How Capture One 20’s Process Will Make You a Better Photo Editor

Got nothing to do right now? Consider teaching yourself Capture One 20.

The editing process in Capture One 20 is far different than Lightroom’s, and it results in many of the images that really make jaws drop. The science behind the editing engine in both Capture One 20 and Lightroom is far different. And while Lightroom is the more popular and more convenient option, Capture One 20 lets you do most of what both Photoshop and Lightroom can if you’re a photographer. Today, we’re taking a closer look at the editing process and the idea of focusing on one thing at a time.

Editor’s Note: We aren’t paid by Capture One. We aren’t their influencers, and in fact, we’ve turned down their affiliate program offers many times.

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The most significant thing you need to know about editing in Capture One 20 vs. Lightroom is the following:

Capture One Works with the Manufacturers

Adobe works with manufacturers on some things, but we’ve always known Capture One to work individually with camera makers to support their products. Manufacturers have to pay Capture One from what we’ve heard, but whenever that’s done, Capture One renders images far better than Lightroom. This is to the advantage of photographers because then it means you can get more from a RAW file than you can with Lightroom. It results in less work, with the RAW data working merely as they should.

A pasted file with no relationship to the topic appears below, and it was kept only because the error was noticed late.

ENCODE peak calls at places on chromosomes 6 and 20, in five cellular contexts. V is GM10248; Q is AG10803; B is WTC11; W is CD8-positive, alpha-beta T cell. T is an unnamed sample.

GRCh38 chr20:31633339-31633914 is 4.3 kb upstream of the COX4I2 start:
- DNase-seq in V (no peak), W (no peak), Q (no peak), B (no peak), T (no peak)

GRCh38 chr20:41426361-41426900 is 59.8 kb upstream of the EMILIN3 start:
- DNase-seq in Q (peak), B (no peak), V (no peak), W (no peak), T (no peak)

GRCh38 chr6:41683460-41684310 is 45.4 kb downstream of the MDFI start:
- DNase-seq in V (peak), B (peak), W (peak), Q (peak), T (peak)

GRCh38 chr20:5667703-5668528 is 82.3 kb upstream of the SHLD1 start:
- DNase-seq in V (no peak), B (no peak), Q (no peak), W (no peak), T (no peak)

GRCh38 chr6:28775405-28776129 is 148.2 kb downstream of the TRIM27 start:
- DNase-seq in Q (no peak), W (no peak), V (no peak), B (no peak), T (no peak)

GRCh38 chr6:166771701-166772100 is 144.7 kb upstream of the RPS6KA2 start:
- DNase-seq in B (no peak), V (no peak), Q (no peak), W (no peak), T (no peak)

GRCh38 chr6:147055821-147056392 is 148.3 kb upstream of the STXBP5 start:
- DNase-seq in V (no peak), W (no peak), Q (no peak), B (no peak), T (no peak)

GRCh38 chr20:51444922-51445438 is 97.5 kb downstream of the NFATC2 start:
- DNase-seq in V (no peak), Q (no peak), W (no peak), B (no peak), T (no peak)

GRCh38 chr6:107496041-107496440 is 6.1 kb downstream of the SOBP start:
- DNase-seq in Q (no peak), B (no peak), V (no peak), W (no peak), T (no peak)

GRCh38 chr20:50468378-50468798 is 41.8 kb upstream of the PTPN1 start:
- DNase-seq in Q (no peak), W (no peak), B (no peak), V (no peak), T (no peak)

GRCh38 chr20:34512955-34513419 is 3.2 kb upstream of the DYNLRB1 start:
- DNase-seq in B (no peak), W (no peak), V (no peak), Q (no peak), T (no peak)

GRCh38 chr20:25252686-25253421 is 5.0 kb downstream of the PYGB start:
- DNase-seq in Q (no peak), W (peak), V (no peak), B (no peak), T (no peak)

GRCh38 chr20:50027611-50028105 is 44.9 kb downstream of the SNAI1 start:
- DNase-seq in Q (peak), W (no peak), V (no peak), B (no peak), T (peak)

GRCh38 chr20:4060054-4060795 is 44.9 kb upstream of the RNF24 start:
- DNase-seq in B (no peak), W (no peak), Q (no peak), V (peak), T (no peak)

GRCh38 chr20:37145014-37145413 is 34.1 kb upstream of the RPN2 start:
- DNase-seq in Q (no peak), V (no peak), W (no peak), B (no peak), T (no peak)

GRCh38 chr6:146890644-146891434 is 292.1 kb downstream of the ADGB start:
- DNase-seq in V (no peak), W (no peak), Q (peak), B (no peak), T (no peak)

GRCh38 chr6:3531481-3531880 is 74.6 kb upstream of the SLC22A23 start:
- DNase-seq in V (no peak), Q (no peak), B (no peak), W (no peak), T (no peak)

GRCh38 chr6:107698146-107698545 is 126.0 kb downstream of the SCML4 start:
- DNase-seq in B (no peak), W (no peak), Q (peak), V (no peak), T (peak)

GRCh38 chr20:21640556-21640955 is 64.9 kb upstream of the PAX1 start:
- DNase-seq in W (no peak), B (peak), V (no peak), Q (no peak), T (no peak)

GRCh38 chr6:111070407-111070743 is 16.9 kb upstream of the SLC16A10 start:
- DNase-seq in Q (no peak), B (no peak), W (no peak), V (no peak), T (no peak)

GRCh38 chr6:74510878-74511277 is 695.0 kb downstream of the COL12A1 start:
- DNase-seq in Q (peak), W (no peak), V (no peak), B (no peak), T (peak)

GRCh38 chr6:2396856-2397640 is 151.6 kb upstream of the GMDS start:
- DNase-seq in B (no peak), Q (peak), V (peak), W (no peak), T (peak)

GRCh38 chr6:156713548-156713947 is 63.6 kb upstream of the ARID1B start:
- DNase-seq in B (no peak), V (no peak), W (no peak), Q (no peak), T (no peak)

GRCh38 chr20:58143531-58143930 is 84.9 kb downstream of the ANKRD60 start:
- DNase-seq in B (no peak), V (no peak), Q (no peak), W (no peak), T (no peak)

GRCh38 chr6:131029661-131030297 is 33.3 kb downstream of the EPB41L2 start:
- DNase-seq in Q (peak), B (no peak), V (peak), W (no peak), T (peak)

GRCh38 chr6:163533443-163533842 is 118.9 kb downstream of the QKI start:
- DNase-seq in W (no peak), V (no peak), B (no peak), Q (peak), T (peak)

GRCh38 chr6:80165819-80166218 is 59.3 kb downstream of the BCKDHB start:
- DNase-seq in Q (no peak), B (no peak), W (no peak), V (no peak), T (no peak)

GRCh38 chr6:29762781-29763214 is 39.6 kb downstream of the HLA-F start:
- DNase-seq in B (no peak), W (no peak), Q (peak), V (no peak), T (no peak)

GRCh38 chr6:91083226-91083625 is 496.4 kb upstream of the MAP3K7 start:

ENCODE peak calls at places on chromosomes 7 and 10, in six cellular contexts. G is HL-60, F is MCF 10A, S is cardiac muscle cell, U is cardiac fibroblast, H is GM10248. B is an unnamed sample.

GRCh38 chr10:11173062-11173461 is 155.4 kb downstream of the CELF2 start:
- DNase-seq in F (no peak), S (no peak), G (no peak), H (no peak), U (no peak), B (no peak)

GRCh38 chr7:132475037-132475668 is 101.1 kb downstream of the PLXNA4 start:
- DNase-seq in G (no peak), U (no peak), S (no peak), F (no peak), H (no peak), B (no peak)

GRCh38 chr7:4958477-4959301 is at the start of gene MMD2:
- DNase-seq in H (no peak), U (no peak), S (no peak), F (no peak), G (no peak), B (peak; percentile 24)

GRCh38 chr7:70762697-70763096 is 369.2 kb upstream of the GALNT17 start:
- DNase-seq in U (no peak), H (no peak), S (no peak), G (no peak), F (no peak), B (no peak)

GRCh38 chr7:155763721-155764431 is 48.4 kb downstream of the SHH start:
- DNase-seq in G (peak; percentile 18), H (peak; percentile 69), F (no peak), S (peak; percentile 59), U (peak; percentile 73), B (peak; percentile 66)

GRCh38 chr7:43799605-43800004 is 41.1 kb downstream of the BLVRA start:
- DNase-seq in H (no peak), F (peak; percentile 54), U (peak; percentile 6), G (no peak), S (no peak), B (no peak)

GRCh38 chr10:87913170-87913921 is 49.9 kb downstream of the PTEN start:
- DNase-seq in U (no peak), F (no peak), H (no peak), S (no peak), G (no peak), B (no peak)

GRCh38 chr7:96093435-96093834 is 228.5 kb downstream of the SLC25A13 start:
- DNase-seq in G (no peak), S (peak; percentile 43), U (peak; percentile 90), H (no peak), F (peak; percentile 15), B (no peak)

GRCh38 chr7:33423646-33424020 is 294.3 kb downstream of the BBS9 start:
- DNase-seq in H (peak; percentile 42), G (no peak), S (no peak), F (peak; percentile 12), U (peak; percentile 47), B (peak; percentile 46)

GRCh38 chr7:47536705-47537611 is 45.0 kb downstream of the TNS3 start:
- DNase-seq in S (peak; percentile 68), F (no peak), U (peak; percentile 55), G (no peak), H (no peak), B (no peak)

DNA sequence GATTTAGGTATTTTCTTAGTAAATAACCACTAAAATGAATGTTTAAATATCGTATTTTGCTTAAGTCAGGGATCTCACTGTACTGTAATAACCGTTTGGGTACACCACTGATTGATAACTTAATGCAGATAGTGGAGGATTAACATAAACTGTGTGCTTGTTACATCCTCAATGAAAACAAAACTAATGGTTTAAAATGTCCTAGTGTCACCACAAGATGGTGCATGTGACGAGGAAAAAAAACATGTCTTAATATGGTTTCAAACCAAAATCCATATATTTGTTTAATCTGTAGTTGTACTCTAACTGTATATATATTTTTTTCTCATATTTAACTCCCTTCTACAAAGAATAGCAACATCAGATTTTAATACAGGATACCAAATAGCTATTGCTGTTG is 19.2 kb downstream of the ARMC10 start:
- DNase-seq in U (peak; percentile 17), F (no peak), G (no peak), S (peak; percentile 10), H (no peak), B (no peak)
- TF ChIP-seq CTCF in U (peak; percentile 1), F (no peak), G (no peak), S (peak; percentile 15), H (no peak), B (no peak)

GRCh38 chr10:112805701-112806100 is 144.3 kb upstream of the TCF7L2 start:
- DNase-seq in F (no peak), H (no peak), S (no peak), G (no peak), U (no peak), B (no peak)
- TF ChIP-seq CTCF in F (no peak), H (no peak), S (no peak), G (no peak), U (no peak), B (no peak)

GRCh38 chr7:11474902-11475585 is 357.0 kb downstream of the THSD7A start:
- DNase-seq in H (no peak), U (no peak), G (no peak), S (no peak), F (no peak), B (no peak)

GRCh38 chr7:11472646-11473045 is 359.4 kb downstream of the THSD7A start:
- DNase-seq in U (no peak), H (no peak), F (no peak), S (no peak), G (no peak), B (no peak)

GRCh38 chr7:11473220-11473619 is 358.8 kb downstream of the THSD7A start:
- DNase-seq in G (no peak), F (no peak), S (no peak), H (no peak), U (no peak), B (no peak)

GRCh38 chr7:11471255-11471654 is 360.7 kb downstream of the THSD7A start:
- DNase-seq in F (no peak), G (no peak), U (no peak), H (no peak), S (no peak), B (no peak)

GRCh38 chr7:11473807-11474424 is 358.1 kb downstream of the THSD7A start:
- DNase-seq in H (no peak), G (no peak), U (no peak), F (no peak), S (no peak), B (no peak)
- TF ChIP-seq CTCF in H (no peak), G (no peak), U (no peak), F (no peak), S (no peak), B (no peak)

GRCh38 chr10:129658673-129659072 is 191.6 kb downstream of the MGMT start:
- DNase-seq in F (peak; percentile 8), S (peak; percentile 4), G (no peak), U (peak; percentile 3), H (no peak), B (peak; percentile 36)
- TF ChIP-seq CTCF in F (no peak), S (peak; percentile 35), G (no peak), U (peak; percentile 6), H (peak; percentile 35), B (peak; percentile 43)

Focusing on One Thing at a Time Is Much Better

Capture One 20 takes the approach of focusing on one thing at a time. Lightroom presents you with a ton of stuff in a single panel instead. You need to go back and forth and up and down to get what you want. But with Capture One 20, you go from left to right. This way, you can focus on editing the lens corrections, then the colors, then the overall edits, and then the details. It’s pretty smart and helps you get an image that simply looks better. Here’s the logic:

  • Correcting the lens issues helps give a flat canvas to work on. From there, you can work on more important things that will affect the images.
  • Moving to editing the colors helps you think about how you composed the scene. Think about the most critical colors in the scene and what you really want to make pop.
  • When that’s done, looking at the more overarching edits first. Then, focusing on the details.
  • Exporting

When you edit like this, your mind can move forward in a process instead of going back and forth. Alternatively, you’re creating an image that’s gone through a streamlined process.

The Overall Approach and Tools Are Superior

This approach to editing is better than Lightroom’s because it helps you think differently about the images you’re editing. Instead of messing around until something looks good the way that most people do in Lightroom, you’ll have a more clearly defined vision with your images. This will translate into how you shoot, and may even mean doing things like manually white balancing or changing the way you expose a photo.